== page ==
What People Teach Us: Rex Tillerson – Taking The Pulse Of The Organization You Lead

Leadership Lesson: We need to listen for and understand what those in our organization — those committed to the mission — need in order to make the mission an ongoing success.

A United State diplomat, in a scathing resignation letter, chided Secretary of State Rex Tillerson and outlined both the deterioration and dysfunction of the U.S. State Department during Tillerson’s tenure, charging that he’s caved under the irresponsible strategy of the Trump Administration.

So, what can we take away from this case when it comes to leadership development?

Yes, this is an extreme example. It’s politics. It’s unconventional. It’s in the era of Trump. All bets are off. Both traditional wisdom and customs are abandoned. And the typical playbook of governmental leadership and accountability has long been discarded.

But there’s always a lesson and reminder present within every story.

There may be many factors in this story which would never match the urgency and circumstances in our own lives, but the same general question could be asked of the Tillerson debacle which could be utilized in our everyday approach to our work.

How do we monitor how others view the mission, and the steps we’re taking toward its achievement, maintenance, and continuation?

None of us is a Secretary of State. And we’re not diplomats off in faraway lands. But most of us operate within an organization that is made up of leaders, bosses, rank-and-file, and the front line, so we all encounter the same kind of organizational successes and obstacles.

How do we all make sure, whether as the leader or not, that leadership is aware of, and in tune with, the pulse of the organization?

To get that assurance, leaders and stakeholders should consider these points:

The Leader Needs At Least A Minimal Level Of Commitment To The Mission

In an ideal world, we want to make sure that the leader, whether hired or appointed, understands the inner workings and traditions in an organization.

This isn’t to say they need to continue everything as-is, but he or she needs to understand what has been important to so many about that organization.

Disrespecting the structure and tradition is oftentimes disrespecting those working in, and committed to, the organization, as well as other stakeholders inside or outside of the organization.

The People Need To Be Behind Him Or Her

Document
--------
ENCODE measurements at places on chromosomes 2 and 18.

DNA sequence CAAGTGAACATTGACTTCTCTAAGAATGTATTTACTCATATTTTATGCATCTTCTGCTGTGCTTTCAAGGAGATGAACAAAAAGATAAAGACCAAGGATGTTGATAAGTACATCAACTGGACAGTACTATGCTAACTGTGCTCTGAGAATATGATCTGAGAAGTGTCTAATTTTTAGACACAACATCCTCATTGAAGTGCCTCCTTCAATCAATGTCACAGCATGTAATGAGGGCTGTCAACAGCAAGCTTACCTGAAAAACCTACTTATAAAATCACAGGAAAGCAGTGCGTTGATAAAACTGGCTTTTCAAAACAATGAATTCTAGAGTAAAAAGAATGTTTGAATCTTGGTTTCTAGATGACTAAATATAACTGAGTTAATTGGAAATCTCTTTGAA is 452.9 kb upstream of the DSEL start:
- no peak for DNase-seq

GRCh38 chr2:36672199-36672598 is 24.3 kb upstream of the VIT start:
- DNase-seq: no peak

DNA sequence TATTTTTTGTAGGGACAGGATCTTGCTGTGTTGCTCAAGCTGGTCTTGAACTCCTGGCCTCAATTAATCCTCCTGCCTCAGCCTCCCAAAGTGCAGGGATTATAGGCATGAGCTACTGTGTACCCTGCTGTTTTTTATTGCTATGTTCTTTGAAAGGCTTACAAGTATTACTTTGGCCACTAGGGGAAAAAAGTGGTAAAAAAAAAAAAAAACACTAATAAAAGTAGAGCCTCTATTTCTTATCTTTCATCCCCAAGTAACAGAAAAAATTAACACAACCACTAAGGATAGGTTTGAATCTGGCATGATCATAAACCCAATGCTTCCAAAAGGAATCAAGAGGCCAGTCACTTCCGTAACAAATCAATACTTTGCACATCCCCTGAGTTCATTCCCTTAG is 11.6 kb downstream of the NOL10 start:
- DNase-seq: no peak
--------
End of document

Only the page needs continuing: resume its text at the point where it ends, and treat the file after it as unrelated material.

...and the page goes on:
The leader should take the pulse of the organization as he or she operates, in order to gauge the job they are doing and how those doing the front-line work view the direction of the organization.

This isn’t to say that the leader needs to buy in to everything the workers in the organization want. The leader will have to make decisions which are unpopular. But he or she needs to work as best as possible to get buy-in from those workers.

Not feeling as if the buy-in from the workers is needed can appear disrespectful and dismissive, given what those people have invested in and provided to the organization.

The Mission Needs To Continue

Aside from the specifics, which may change going forward, a leader should outline that the overall mission of the organization – generally, providing some kind of value – will continue.

This isn’t to say a leader can’t refine or adjust the mission based on changing times, competition, vision, strategy, and circumstances, but a leader needs to understand what it is in the mission, specifically, that anchors the commitment of the workforce.

People are proud. Reputation is part of that. People may tie themselves to the reputation of their organization. Forgoing or abandoning that reputation is perilous for a leader and organization’s stability.

The Mission Needs To Evolve

Finally, the mission should evolve. But before the specific lessons are shared in development of an organization to work toward that evolution, leaders should convey the general lesson that evolution is key.

This isn’t to say that a leader needs to take an organization completely out of its comfort zone. A leader should study and listen to his or her organization before making any wholesale changes upon which the organization needs to deliver. Yes, strike while the iron is hot, but let it warm up first.

People need to know that their organization will remain solvent, relevant, and effective in 5, 10, or 15 years from now, and beyond. A leader needs to demonstrate awareness of self, the environment, and the future.

It’s an egregious mistake when things get to such an obvious level of disarray in an organization, especially at such a storied institution as the United States State Department.

It’s one thing for an organization to falter due to ignorance toward competition, industry, or other unforeseen circumstances, but it’s another to be guilty of outright internal negligence.

In such governmental entities, the overall structure already exists. And an appointee can come in and make changes at the highest level, and policy changes may take place. But those usually lead to small adjustments, since the underlying, broader foundation has already been set.

But to completely ignore the ongoing operations and effectiveness is irresponsible.

The first thing any (new) leader should start with is an internal assessment, both of themselves and their organization.

Now, after taking into considerations all these points, what are you really going to make of what’s in front of you?

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